“I, Lelouch vi Britannia, command you . . .”
What’s more important: the means or the results? Code Geass attempts to tackle this tough question, and it wildly outperforms expectations. This show is brilliant, and the issues of duality and morality boost it to being one of the greatest anime- no, shows of all time.
not basic premise is this: Britannia (basically America) begins invading the rest of the world, including Japan. Lelouch vi Britannia, the 11th prince of the “Holy Britannian Empire,” witnesses his mother die in front of him, an incident that pushes his sister, Nunnally, into blindness due to trauma while also paralyzing her. After receiving little sympathy and no answers from his father, the 98th Emperor of the Britannian Empire Charles zi Britannia, Lelouch is exiled to Japan, the homeland of his mother (Update: she was not Japanese but instead a Britannian commoner who ascended to the ranks of the position of a Knight of the Round). He takes his sister with him, and from that day, he plots to find answers to his mother’s murder while also crushing his father’s empire in order to establish a peaceful and gentle world in which his sister can live.
Along the way, Lelouch (now with the family name Lamperouge while in hiding) finds himself in the middle of terrorist resistance in Japan (referred to as Area 11 by the Britannians). He runs into a mysterious woman named C.C. (pronounced C-2) who grants him the power of Geass in exchange for a contractual agreement. Lelouch’s Geass allows him to him to command any and everyone to obey him. With this newfound power, he expedites his plan to destroy the Britannian Empire with the help of terrorists, giant mechas, chess, and expert planning.
This is the basic story outline. It really boils down to “scorned prince tries to usurp father’s rule,” but it’s so much deeper than that. As the masked mastermind “Zero,” Lelouch prioritizes results over means. This leads him to commit dastardly deeds (I can’t believe I just wrote that) for the sake of his goal. He justifies his means by pushing his agenda of a peaceful world. Murder? It’s fine; it’s all for his kind and gentle sister. Genocide? Listen, he just wants a peaceful world. Using his allies as pawns? No sacrifice, no victory, am I right?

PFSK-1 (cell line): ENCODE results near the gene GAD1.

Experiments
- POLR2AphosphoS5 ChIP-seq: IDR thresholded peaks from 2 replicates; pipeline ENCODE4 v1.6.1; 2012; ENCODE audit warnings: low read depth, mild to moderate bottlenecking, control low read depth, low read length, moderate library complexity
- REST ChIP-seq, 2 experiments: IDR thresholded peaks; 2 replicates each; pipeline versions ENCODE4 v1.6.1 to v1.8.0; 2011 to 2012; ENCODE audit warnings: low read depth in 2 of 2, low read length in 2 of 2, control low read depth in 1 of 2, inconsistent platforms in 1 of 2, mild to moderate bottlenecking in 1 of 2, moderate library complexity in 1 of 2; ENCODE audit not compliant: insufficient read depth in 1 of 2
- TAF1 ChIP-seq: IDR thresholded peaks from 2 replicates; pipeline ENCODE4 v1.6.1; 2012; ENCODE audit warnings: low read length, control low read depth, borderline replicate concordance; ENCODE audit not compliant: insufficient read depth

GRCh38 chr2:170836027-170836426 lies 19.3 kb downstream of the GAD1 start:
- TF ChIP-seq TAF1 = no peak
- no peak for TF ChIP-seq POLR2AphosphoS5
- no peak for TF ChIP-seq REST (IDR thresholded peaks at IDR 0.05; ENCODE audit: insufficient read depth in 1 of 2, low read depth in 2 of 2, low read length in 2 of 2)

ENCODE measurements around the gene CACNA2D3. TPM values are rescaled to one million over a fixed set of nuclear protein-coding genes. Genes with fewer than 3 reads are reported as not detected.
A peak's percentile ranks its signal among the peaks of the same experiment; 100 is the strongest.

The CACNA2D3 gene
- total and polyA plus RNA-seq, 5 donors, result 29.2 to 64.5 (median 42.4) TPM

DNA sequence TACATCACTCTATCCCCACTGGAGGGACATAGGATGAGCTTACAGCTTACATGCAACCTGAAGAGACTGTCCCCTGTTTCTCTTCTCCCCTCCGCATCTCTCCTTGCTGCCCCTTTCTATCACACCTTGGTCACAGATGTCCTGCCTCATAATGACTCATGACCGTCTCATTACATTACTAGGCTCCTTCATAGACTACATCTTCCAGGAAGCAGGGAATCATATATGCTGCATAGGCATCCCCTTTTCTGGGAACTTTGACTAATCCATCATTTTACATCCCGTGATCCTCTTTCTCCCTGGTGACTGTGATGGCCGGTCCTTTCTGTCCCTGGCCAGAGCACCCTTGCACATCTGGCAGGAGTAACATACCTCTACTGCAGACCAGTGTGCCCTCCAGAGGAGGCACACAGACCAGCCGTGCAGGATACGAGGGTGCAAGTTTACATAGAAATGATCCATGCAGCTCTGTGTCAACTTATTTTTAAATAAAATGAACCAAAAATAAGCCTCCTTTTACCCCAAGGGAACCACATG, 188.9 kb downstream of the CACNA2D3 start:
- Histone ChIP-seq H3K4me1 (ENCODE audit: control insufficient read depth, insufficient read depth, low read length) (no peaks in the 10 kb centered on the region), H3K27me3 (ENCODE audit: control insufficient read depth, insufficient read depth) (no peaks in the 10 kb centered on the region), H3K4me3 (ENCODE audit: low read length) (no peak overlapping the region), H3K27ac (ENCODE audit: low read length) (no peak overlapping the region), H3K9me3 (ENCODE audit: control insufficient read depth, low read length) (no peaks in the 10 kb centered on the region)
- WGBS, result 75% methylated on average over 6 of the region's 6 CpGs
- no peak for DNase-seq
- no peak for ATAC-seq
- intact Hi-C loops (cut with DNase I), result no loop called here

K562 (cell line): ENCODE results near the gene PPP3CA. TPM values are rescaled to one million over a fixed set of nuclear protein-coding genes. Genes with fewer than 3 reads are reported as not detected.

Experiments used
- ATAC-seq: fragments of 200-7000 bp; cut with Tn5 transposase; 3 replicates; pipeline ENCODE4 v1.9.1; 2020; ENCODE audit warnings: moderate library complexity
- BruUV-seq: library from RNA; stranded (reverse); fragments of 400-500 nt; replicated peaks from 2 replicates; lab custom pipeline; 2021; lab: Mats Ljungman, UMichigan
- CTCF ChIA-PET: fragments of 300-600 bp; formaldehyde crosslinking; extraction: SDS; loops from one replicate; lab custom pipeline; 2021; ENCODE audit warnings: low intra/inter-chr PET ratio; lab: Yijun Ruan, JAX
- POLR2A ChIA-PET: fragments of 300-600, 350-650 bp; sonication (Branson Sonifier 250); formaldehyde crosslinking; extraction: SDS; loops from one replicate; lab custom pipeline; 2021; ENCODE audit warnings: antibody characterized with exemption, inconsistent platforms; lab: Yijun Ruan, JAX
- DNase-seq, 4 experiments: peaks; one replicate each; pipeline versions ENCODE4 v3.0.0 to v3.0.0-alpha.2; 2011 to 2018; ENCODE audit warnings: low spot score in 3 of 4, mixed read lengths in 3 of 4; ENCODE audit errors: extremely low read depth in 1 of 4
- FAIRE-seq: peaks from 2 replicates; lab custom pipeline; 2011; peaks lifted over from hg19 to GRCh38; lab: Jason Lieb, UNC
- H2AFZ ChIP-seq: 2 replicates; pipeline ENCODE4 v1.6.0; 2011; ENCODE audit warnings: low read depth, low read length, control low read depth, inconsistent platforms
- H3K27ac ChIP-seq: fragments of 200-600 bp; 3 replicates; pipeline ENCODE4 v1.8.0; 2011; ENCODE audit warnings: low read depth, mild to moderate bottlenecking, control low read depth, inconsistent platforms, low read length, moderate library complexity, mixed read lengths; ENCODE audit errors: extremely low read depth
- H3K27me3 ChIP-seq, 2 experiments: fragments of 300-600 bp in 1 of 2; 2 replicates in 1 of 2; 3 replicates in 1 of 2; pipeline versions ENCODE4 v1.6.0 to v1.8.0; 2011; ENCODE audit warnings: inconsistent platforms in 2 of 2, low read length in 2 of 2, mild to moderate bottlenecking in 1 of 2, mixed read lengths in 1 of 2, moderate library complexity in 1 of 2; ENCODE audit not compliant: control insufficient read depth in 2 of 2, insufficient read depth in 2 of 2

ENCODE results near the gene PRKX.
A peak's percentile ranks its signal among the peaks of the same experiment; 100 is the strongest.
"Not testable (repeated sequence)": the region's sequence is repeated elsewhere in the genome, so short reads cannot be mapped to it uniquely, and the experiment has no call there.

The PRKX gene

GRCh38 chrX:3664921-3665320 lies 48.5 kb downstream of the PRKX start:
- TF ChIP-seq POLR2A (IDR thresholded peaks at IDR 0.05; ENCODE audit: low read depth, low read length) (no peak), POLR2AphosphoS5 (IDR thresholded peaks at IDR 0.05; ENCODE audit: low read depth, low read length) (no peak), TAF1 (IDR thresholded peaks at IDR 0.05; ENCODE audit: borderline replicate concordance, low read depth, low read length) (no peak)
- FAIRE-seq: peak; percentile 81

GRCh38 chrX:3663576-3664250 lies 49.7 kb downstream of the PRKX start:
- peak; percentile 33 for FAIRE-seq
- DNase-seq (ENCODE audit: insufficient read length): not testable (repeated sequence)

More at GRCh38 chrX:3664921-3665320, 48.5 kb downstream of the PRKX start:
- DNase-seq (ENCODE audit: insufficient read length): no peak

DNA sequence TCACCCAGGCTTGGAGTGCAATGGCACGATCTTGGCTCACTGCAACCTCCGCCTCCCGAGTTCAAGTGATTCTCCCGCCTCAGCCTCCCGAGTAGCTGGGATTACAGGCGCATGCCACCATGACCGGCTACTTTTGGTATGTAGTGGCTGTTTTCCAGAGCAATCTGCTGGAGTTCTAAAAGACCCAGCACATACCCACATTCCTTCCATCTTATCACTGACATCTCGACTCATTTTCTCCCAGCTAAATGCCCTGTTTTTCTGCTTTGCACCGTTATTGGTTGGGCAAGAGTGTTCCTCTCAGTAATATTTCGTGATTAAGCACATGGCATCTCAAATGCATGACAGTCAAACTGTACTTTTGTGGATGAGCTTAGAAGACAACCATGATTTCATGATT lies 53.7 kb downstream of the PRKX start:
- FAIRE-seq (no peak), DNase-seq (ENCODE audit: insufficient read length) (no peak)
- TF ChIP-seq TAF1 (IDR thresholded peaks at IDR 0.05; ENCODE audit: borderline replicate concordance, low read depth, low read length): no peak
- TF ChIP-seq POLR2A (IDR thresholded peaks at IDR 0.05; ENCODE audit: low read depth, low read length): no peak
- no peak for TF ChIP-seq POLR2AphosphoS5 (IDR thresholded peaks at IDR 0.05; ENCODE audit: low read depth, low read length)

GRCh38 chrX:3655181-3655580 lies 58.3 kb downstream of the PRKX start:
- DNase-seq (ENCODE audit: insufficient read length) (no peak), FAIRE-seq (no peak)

On the reverse side of this coin is Suzaku Kururugi, Lelouch’s “best friend.” The Kururugi family initially provided Lelouch and Nunnally with shelter when they were exiled, so the siblings and Suzaku grew up together. Suzaku is the stark contrast to Lelouch; his famous quote is, “Any end gained by contemptible means are worthless.” As a foil to Lelouch and his alias, Suzaku basically does the opposite of everything for which Zero stands. Suzaku wishes to change Britannia from the inside and to liberate Japan “the right way.”
Murder? Unacceptable. Genocide? No way. Using his allies as pawns? Absolutely not. This duality is at the core of Code Geass, and it makes for an interesting social commentary while watching. That’s what makes Code Geass beautiful. From the beginning to the end, you’re thinking. You’re thinking about which side is right. You’re thinking whether or not the sacrifices Lelouch makes are worth it for what he attempts to achieve. You’re thinking about how much further Suzaku would be if he cut corners and adjusted the means.